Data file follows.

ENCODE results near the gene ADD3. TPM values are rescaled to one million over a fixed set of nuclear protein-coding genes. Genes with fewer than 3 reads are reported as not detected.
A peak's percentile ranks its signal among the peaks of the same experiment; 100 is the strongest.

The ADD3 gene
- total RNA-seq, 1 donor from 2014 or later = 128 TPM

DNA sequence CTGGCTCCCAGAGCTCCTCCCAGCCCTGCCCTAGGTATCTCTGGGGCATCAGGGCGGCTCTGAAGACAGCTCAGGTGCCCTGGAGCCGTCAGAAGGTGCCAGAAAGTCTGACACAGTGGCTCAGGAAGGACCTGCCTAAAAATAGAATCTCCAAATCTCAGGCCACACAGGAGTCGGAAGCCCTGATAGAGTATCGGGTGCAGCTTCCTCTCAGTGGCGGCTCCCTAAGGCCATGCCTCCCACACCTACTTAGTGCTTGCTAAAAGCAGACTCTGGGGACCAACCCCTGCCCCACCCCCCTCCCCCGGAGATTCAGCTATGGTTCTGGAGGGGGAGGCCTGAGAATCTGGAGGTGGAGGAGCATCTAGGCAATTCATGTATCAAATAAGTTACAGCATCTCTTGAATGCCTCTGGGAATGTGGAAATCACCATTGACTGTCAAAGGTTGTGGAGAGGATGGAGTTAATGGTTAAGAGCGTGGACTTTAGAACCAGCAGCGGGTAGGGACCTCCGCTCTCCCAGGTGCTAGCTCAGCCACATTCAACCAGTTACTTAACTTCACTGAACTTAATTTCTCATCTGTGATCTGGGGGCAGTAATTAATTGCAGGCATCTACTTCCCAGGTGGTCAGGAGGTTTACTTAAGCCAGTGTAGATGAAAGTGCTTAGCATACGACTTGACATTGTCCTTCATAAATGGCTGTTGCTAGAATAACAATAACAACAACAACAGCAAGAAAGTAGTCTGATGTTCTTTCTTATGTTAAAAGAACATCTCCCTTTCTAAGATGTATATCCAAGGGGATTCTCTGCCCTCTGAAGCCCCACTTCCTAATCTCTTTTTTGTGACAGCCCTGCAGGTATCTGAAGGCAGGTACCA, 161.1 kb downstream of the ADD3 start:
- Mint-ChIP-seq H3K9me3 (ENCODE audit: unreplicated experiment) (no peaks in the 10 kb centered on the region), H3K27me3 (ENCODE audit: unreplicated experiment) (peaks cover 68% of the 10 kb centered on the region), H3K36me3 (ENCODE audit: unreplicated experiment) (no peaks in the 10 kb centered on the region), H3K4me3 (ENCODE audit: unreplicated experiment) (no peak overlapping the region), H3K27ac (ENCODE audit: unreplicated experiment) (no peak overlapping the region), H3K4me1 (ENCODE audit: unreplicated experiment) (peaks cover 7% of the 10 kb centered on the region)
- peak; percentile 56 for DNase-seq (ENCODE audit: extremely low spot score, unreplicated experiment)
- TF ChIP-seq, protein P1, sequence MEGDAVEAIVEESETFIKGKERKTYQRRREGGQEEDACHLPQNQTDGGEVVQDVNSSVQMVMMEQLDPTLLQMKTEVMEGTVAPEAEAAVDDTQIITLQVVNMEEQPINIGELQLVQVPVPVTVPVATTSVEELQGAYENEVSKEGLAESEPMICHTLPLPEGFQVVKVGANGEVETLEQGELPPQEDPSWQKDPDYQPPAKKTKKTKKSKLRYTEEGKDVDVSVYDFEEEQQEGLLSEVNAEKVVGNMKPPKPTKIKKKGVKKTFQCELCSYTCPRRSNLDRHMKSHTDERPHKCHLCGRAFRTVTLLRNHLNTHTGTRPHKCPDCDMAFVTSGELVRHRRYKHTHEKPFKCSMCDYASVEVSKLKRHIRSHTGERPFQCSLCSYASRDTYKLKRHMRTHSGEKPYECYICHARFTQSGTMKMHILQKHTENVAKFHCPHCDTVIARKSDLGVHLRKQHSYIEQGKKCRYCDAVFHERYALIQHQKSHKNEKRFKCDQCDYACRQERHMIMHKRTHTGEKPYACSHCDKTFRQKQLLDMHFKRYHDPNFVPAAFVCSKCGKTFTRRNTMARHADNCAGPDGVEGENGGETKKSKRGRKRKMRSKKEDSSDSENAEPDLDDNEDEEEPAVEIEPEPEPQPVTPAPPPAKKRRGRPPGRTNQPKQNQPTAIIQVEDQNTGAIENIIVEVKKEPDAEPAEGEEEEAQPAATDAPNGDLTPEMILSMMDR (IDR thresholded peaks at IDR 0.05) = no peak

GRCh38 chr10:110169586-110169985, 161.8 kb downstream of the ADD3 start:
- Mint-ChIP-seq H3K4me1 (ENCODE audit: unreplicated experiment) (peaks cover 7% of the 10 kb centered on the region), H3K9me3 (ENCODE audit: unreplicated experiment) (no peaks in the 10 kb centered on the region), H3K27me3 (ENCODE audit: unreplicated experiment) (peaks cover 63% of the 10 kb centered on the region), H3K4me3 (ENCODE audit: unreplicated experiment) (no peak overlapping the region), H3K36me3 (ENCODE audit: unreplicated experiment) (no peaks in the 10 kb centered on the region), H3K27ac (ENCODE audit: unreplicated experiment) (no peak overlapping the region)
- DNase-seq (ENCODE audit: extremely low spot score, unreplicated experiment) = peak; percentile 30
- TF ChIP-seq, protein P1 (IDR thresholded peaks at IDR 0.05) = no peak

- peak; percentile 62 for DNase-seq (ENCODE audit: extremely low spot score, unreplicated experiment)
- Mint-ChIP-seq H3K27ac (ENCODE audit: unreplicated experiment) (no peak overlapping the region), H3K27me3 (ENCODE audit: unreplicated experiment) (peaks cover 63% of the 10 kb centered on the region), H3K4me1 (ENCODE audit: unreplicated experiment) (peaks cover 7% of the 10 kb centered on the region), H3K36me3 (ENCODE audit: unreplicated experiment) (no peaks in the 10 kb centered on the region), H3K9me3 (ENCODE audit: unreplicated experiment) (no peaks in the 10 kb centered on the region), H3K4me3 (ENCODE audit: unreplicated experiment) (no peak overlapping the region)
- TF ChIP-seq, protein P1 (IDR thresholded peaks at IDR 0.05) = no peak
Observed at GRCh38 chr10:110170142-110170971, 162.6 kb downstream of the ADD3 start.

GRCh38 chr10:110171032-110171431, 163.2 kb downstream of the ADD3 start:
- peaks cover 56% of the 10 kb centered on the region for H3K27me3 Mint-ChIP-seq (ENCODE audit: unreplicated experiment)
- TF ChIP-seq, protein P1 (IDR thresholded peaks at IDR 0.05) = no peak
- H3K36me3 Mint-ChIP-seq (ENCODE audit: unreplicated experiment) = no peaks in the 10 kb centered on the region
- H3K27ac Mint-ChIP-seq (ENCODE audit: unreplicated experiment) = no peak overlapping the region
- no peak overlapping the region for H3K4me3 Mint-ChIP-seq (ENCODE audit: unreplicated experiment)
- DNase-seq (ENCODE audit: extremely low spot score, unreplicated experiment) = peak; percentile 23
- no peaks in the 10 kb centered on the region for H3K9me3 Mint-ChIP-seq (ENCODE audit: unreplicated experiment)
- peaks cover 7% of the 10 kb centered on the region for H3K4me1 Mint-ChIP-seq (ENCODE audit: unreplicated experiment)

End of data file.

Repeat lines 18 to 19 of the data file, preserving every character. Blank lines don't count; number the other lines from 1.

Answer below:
- peaks cover 56% of the 10 kb centered on the region for H3K27me3 Mint-ChIP-seq (ENCODE audit: unreplicated experiment)
- TF ChIP-seq, protein P1 (IDR thresholded peaks at IDR 0.05) = no peak